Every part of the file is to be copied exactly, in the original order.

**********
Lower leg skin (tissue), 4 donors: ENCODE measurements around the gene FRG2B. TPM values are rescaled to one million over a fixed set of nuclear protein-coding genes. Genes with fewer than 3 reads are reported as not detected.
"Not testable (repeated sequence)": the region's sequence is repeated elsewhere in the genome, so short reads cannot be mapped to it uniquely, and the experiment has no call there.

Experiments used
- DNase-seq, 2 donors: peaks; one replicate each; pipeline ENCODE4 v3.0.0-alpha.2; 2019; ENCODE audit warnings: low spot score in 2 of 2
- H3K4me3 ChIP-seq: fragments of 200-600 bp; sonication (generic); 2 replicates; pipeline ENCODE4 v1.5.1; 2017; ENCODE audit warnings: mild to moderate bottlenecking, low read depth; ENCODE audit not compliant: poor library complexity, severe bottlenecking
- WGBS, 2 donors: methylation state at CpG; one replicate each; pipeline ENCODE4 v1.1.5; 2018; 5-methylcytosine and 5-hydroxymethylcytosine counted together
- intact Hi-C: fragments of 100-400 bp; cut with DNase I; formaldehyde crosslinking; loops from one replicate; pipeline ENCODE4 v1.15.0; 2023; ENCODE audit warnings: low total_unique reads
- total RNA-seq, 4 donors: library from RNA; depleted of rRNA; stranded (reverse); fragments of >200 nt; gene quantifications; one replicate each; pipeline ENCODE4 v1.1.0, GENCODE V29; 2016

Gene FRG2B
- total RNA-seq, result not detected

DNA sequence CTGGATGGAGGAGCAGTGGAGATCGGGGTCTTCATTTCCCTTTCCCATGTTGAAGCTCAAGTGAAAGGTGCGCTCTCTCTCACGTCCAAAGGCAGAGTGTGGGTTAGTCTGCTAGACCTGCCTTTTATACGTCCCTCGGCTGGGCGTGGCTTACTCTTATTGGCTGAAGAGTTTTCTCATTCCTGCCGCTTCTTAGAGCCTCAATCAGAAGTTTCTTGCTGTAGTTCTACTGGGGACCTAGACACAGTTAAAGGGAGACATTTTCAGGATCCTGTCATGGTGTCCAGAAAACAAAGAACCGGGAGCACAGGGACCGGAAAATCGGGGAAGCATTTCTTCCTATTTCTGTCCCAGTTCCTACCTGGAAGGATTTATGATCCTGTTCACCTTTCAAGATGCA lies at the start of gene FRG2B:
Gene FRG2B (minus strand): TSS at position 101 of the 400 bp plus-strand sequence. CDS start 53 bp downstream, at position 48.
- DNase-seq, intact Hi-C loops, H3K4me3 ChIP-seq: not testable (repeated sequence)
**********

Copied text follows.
Lower leg skin (tissue), 4 donors: ENCODE measurements around the gene FRG2B. TPM values are rescaled to one million over a fixed set of nuclear protein-coding genes. Genes with fewer than 3 reads are reported as not detected.
"Not testable (repeated sequence)": the region's sequence is repeated elsewhere in the genome, so short reads cannot be mapped to it uniquely, and the experiment has no call there.

Experiments used
- DNase-seq, 2 donors: peaks; one replicate each; pipeline ENCODE4 v3.0.0-alpha.2; 2019; ENCODE audit warnings: low spot score in 2 of 2
- H3K4me3 ChIP-seq: fragments of 200-600 bp; sonication (generic); 2 replicates; pipeline ENCODE4 v1.5.1; 2017; ENCODE audit warnings: mild to moderate bottlenecking, low read depth; ENCODE audit not compliant: poor library complexity, severe bottlenecking
- WGBS, 2 donors: methylation state at CpG; one replicate each; pipeline ENCODE4 v1.1.5; 2018; 5-methylcytosine and 5-hydroxymethylcytosine counted together
- intact Hi-C: fragments of 100-400 bp; cut with DNase I; formaldehyde crosslinking; loops from one replicate; pipeline ENCODE4 v1.15.0; 2023; ENCODE audit warnings: low total_unique reads
- total RNA-seq, 4 donors: library from RNA; depleted of rRNA; stranded (reverse); fragments of >200 nt; gene quantifications; one replicate each; pipeline ENCODE4 v1.1.0, GENCODE V29; 2016

Gene FRG2B
- total RNA-seq, result not detected

DNA sequence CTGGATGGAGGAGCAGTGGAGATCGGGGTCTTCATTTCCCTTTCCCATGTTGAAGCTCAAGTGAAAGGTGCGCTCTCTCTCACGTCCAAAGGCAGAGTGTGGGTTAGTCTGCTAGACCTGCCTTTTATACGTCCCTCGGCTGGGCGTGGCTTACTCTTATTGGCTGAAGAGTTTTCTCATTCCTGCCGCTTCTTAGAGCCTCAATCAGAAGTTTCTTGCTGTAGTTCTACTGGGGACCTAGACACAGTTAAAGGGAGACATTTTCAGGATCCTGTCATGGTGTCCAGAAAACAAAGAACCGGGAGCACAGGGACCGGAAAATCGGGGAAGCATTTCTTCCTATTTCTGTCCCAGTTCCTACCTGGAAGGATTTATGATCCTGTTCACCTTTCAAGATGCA lies at the start of gene FRG2B:
Gene FRG2B (minus strand): TSS at position 101 of the 400 bp plus-strand sequence. CDS start 53 bp downstream, at position 48.
- DNase-seq, intact Hi-C loops, H3K4me3 ChIP-seq: not testable (repeated sequence)